Diabetes and Cheese: Benefits, Risks, and Daily Limits

Introduction

Diabetes can be managed with the help of a healthy diet and exercise program. One typical food that people with diabetes should avoid is cheese – because cheese is high in sugar. Cheese, on the other hand, has some benefits – it may help lower your risk of heart disease, stroke, and type 2 diabetes. Here’s a look at the dangers and limits of cheese and some tips for incorporating it into your daily diet.

According to recent modifications in the Standards of Medical Care in Diabetes by ADA (American Diabetes Association), it is suggested especially for the patients who are overweight to obese to go for a lifestyle-behavior change therapy and healthy meal planning. Keeping in mind these updates, we’ll specifically highlight if there’s a friendly or non-friendly relationship between cheese and diabetes below.

What does ADA say about the consumption of fats in diabetes?

Saturated, trans, monounsaturated, and polyunsaturated fat are the four significant forms of fat. In addition to saturated and trans fats, the American Diabetes Association recommends eating more monounsaturated and polyunsaturated fats.

It’s vital to understand what we’re referring to when we mention cholesterol when we discuss fat. Blood cholesterol is the form found in our blood, whereas dietary cholesterol is the type we consume.

Cholesterol is required for hormone production, cell organization, vitamin D synthesis, and other vital functions in the body. Cholesterol synthesis in your body is more than enough for these purposes. However, it may take in trace amounts from the foods you consume.

If your total cholesterol levels in your blood are too high, you’re more likely to get heart disease. On the other hand, dietary cholesterol has a more minor influence on this parameter than previously thought, contrary to common belief.

Saturated fat and trans fat are far more important in raising blood cholesterol, which increases the risk of heart disease in most people. Therefore, the easiest way to reduce saturated fat is to focus on foods typically high in dietary cholesterol and saturated fat.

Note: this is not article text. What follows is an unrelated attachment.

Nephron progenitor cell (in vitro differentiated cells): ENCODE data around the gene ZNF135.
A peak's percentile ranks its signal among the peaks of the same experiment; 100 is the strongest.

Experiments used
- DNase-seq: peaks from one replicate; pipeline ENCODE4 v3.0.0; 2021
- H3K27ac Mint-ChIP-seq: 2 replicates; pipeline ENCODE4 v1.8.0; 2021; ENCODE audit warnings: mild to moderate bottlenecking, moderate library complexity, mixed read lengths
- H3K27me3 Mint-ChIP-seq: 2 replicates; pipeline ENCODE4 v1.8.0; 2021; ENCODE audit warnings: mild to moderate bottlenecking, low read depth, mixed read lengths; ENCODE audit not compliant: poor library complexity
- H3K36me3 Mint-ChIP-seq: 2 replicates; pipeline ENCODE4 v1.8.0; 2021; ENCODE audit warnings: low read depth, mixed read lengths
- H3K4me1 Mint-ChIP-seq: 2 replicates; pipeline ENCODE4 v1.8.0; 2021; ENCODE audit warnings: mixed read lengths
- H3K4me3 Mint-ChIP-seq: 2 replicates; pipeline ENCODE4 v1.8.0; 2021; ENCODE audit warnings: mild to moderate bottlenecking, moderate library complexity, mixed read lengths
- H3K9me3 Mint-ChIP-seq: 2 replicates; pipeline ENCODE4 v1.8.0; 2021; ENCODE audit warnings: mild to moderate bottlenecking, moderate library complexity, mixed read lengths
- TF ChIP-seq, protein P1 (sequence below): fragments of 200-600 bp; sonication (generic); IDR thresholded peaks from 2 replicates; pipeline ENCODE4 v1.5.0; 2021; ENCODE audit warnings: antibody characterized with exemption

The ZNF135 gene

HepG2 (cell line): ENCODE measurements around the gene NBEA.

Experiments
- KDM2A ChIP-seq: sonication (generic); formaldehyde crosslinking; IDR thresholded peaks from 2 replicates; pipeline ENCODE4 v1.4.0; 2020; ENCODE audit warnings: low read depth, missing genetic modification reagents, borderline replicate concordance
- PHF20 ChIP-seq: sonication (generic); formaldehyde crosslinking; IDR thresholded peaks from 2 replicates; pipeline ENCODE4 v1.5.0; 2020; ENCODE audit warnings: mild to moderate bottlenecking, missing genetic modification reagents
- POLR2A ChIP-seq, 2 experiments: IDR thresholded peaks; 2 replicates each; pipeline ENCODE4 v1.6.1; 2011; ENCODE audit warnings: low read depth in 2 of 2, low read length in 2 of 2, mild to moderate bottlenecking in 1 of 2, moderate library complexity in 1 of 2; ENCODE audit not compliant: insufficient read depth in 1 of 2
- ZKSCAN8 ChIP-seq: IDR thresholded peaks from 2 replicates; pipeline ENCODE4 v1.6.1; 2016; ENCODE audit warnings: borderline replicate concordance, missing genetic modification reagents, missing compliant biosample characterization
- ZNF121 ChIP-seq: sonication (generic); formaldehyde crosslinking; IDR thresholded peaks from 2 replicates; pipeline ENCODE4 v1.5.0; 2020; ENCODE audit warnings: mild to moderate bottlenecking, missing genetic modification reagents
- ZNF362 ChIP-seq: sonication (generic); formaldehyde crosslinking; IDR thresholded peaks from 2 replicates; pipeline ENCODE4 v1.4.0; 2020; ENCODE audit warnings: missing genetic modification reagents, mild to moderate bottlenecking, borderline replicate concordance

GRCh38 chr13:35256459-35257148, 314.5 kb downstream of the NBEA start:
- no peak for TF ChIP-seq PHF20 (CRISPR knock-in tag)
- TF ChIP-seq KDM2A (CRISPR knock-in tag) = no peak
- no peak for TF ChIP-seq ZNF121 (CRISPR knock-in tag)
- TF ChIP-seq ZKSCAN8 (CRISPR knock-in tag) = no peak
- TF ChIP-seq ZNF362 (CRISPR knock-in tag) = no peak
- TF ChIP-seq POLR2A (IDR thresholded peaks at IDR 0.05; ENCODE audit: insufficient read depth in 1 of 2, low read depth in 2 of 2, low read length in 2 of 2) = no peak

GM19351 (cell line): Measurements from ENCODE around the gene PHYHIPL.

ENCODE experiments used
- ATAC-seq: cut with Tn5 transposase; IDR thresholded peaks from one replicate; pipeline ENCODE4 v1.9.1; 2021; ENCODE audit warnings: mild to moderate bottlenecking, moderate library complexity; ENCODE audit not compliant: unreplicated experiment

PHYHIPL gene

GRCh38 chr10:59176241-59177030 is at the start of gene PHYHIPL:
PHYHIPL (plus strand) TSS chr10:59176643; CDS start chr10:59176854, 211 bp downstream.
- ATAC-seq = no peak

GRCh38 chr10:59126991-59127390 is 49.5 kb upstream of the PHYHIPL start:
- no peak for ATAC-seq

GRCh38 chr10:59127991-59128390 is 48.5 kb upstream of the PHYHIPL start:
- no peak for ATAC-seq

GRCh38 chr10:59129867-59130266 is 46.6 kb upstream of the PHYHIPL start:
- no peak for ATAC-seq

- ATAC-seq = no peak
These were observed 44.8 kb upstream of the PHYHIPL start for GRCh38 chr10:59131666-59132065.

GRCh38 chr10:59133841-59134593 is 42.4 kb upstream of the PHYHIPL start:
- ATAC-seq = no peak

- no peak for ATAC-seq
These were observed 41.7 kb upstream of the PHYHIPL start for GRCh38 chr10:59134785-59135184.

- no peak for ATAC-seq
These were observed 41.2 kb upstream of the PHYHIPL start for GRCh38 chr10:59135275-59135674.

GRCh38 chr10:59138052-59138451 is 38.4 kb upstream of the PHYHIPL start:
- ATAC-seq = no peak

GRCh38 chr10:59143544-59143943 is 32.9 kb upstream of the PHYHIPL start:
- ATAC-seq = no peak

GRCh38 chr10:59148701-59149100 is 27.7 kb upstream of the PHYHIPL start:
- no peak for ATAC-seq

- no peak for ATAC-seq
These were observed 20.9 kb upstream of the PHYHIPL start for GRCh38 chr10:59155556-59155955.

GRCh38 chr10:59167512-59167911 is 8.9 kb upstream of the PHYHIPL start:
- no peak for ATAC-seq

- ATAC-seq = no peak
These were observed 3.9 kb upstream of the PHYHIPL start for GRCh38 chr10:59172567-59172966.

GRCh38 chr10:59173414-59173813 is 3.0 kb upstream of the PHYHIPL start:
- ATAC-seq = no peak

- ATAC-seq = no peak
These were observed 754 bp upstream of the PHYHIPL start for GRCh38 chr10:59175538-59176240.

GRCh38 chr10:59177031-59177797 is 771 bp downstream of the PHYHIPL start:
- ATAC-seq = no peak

Full-fat cheese is a type of saturated fat that the American Diabetes Association strictly recommends avoiding. This form of fat is linked to heart disease and has been shown to raise cholesterol levels. One of the fats that should be avoided is this one. Animal products and tropical oils that are solid at room temperature typically contain this fat. 

ADA recommends avoiding high-fat cheese, whole milk, ice cream, cream, and sour milk among the high-fat dairy products.

Dairy products such as cheese, kefir, and yogurt were widely consumed before today’s modern world. However, these dairy products are full of probiotics which can help treat infection-related problems in digestive systems. Some dairy products studied include skimmed milk (skimmed or reduced fat), sour cream, high-fat plain yogurt, and cottage cheese. 

So, the better solution is to put some limits while also understanding the benefits and risks associated with cheese consumption in the sections given below.

Are there any benefits of cheese consumption in diabetes?

Because of its high fat and calories relative to many other foods, cheese does not seem like a good option for people with diabetes. Diabetics, on the other hand, may eat a variety of cheeses without raising their blood sugar, blood pressure, or gaining weight.

Individuals who adore this well-known food item can enjoy it without jeopardizing their health by adopting a moderate approach to eating cheese. Individuals should select diabetes-friendly cheeses and serve them with meals high in fiber while having few calories.

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According to some studies, people with diabetes may derive health benefits from cheese.

According to one study, low- and regular-fat cheeses boosted insulin sensitivity in rats, according to a 2019 research. This finding lowered the incidence of diabetes by improving insulin production and body weight.

It has a pretty high protein content. Cheddar cheese provides around 7 grams of protein in a single slice or 1 ounce. Protein may discourage people from overindulging in unhealthy foods or swallowing too many sugary carbohydrates since it may help them feel fuller for longer. For individuals with a vegetarian diet and diabetes, cheese is a superb source of protein.

Given below are more such benefits of consuming good cheese for diabetes. So, let’s read on!

1 – It helps up keep healthy glucose levels